• The State relied on previous court decisions to argue that passing a departmental examination is crucial for determining seniority.
  • The senior counsel for some private respondents highlighted the importance of understanding the interaction between Rule 8(7) and Rule 12 of the Madhya Pradesh Civil Services (General Conditions of Service) Rules, 1961.
  • The issue of determining the seniority of direct recruits who did not pass the departmental examination has been conclusively settled by the High Court twice.
  • It would be a grave miscarriage of justice to reopen the issue after the Supreme Court’s dismissal of the Special Leave Petition and review in two rounds of litigation.
  • Mr. Shrivastava, the senior advocate for the Appellants, emphasized in his written submission that the matter is no longer res integra and has been decisively resolved previously.

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  • Extension of probation period due to fault of employee results in assigning seniority from the date of clearing departmental examination
  • Probationer cannot draw increments until confirmed
  • Probation period can be extended for up to one year for sufficient reasons
  • Termination of probationer’s services possible if not shaping into suitable government servant or failing departmental exams
  • Confirmation in service upon successful completion of probation and departmental exams, provided permanent vacancies exist
  • Probationer deemed to be in temporary government service after probation period if not confirmed
  • Assigning lower seniority to a probationer if probation period is extended not due to fault of the employee
  • Seniority determination based on order of merit for direct recruits and promotees
  • Seniority rules apply to members of the service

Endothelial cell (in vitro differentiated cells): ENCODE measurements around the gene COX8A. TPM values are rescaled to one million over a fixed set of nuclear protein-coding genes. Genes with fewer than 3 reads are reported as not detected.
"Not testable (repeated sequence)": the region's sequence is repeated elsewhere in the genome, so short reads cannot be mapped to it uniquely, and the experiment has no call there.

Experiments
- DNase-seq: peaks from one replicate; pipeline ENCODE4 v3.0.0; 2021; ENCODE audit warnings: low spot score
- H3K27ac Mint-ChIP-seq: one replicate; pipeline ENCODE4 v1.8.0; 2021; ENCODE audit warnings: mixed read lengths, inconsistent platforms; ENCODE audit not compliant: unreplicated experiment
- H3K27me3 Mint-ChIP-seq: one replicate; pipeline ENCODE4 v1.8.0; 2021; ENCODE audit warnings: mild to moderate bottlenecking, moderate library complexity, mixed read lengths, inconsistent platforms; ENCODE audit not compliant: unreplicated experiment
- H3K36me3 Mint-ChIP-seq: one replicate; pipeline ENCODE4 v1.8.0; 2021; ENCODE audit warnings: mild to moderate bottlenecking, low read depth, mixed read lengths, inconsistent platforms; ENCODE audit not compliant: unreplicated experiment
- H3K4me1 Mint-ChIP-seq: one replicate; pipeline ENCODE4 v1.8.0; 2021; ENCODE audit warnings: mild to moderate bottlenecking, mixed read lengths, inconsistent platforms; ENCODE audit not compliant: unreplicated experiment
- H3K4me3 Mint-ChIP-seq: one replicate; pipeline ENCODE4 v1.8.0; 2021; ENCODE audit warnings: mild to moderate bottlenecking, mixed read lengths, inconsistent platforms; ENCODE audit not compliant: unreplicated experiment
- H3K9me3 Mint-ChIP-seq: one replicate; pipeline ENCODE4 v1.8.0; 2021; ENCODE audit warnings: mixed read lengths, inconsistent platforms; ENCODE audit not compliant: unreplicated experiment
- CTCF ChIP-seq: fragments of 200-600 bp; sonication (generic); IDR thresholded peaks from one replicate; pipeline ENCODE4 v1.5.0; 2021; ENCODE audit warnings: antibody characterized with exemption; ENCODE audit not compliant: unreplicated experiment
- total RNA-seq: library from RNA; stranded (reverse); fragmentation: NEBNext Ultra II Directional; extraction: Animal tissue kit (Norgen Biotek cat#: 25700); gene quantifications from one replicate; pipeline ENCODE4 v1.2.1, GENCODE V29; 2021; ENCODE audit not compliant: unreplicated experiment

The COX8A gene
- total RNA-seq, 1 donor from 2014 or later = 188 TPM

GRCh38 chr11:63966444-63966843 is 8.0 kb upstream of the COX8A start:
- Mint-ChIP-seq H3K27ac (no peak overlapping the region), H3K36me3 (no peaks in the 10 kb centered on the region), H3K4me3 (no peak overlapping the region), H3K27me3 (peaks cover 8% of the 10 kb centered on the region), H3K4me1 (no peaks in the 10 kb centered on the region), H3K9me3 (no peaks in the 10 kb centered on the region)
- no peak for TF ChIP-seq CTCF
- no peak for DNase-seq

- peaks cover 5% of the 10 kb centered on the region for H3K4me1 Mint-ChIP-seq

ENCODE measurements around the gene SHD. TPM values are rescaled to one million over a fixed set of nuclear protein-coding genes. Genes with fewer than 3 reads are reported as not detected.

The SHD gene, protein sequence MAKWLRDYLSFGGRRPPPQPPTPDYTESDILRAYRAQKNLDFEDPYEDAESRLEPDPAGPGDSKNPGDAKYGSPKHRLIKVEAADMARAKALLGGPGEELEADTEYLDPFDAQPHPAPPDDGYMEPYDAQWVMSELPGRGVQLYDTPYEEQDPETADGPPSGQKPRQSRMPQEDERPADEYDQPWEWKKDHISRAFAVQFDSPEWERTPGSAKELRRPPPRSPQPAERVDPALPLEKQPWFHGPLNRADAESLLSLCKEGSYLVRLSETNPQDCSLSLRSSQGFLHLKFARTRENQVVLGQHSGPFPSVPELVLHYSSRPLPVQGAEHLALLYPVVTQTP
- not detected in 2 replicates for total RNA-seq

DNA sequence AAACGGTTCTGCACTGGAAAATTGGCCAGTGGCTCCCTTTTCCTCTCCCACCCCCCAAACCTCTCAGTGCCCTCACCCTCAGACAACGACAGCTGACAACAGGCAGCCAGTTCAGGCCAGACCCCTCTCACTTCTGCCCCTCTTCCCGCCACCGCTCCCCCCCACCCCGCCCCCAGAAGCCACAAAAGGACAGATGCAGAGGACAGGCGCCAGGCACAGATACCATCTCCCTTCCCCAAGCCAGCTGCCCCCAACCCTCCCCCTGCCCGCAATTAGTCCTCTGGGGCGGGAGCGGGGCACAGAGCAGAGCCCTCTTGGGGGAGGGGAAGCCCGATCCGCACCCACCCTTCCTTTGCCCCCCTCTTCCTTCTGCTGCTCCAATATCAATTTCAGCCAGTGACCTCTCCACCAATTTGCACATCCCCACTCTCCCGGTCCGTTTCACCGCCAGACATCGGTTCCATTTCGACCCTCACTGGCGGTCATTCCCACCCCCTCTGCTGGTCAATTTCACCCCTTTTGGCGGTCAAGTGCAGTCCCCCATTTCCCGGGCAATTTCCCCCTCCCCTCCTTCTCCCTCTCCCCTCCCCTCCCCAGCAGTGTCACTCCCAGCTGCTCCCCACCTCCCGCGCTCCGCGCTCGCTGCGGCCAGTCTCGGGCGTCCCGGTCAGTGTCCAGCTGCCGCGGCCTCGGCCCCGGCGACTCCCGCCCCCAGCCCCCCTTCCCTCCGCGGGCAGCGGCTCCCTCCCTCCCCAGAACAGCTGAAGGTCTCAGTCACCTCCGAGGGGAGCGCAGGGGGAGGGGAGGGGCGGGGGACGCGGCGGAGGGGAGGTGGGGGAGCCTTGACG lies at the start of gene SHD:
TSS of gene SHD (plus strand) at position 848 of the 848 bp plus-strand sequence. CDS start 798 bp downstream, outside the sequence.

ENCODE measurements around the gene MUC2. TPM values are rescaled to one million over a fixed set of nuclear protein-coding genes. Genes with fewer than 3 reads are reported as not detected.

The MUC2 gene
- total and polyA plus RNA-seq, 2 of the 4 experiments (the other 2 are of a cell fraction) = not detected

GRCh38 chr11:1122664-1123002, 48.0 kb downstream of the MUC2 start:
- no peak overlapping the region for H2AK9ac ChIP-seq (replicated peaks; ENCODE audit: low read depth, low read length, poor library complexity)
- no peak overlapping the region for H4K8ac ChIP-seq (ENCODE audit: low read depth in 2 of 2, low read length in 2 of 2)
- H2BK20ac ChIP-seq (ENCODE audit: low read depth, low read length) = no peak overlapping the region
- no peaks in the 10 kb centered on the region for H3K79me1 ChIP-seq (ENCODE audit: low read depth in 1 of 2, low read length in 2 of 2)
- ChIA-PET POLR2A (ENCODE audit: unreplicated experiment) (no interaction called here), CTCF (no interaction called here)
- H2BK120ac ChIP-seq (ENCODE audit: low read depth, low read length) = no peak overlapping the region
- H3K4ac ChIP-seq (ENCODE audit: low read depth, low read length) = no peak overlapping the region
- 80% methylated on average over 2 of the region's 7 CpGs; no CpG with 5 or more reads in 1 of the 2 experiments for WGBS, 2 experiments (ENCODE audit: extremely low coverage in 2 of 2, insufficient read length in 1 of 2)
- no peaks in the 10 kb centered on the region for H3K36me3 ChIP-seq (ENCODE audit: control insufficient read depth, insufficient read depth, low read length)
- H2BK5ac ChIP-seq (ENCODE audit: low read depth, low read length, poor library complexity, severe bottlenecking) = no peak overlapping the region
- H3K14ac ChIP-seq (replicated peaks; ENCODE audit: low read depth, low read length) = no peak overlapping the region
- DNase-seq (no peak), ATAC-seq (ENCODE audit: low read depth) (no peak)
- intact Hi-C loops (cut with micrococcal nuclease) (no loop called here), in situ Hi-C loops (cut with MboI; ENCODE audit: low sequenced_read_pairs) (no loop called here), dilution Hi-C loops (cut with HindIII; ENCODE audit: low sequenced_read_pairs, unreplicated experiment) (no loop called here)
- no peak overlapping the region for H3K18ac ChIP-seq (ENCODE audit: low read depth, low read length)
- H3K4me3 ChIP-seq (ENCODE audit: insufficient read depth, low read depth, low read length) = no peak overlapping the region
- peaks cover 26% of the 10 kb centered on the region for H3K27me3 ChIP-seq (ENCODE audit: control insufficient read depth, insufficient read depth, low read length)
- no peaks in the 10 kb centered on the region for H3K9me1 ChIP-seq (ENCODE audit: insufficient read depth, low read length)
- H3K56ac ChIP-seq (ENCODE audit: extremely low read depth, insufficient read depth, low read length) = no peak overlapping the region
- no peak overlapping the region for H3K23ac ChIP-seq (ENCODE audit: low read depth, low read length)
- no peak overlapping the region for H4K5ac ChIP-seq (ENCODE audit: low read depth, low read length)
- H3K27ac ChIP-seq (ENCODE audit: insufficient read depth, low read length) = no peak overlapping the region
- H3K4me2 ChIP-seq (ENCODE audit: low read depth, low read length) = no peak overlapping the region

• Rules for determining seniority include provisions for appointees promoted based on selection committees or seniority
  • Probationer must pass departmental examination by the end of extended probation to be deemed confirmed or remain as a temporary employee
  • Retaining original seniority allowed when probation period extension is not due to employee’s fault
  • The order dealt with three categories of officials based on their clearance of departmental examinations: those who cleared it within the initial two-year probation period, within the extended one-year probation period, and after the extended probation period.
  • The Division Bench noted that previous decisions had not considered the effect of Rule 13 of the Rules of 1975 on the issue. The challenge raised highlighted the entitlement to increments during the extended probation period.
  • Rule 12 of the Rules of 1961 determines seniority based on the order of merit in recommendations for appointment. The Full Bench decision was challenged, leading to dismissal by the Supreme Court.
  • Those officials who passed the departmental exam after the extended probation period saw their seniority revised in reference to the date of passing the exam.